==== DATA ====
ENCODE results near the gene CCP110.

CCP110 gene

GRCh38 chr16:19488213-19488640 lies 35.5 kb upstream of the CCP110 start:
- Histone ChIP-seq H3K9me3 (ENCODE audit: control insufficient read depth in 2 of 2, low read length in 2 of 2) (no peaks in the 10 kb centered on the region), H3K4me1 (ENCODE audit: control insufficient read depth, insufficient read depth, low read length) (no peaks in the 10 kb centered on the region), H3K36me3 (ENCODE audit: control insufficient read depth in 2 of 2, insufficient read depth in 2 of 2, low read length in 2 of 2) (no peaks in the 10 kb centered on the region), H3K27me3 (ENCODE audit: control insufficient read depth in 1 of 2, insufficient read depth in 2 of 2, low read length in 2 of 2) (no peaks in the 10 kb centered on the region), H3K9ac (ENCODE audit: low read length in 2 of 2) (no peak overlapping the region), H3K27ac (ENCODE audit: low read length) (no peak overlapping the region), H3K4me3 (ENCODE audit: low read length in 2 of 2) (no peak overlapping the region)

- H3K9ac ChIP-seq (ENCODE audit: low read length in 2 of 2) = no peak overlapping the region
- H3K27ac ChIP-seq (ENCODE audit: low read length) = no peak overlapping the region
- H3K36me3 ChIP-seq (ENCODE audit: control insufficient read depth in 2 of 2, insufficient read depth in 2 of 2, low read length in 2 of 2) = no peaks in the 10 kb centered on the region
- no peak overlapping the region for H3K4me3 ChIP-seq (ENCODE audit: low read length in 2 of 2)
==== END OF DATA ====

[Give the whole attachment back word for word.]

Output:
ENCODE results near the gene CCP110.

CCP110 gene

GRCh38 chr16:19488213-19488640 lies 35.5 kb upstream of the CCP110 start:
- Histone ChIP-seq H3K9me3 (ENCODE audit: control insufficient read depth in 2 of 2, low read length in 2 of 2) (no peaks in the 10 kb centered on the region), H3K4me1 (ENCODE audit: control insufficient read depth, insufficient read depth, low read length) (no peaks in the 10 kb centered on the region), H3K36me3 (ENCODE audit: control insufficient read depth in 2 of 2, insufficient read depth in 2 of 2, low read length in 2 of 2) (no peaks in the 10 kb centered on the region), H3K27me3 (ENCODE audit: control insufficient read depth in 1 of 2, insufficient read depth in 2 of 2, low read length in 2 of 2) (no peaks in the 10 kb centered on the region), H3K9ac (ENCODE audit: low read length in 2 of 2) (no peak overlapping the region), H3K27ac (ENCODE audit: low read length) (no peak overlapping the region), H3K4me3 (ENCODE audit: low read length in 2 of 2) (no peak overlapping the region)

- H3K9ac ChIP-seq (ENCODE audit: low read length in 2 of 2) = no peak overlapping the region
- H3K27ac ChIP-seq (ENCODE audit: low read length) = no peak overlapping the region
- H3K36me3 ChIP-seq (ENCODE audit: control insufficient read depth in 2 of 2, insufficient read depth in 2 of 2, low read length in 2 of 2) = no peaks in the 10 kb centered on the region
- no peak overlapping the region for H3K4me3 ChIP-seq (ENCODE audit: low read length in 2 of 2)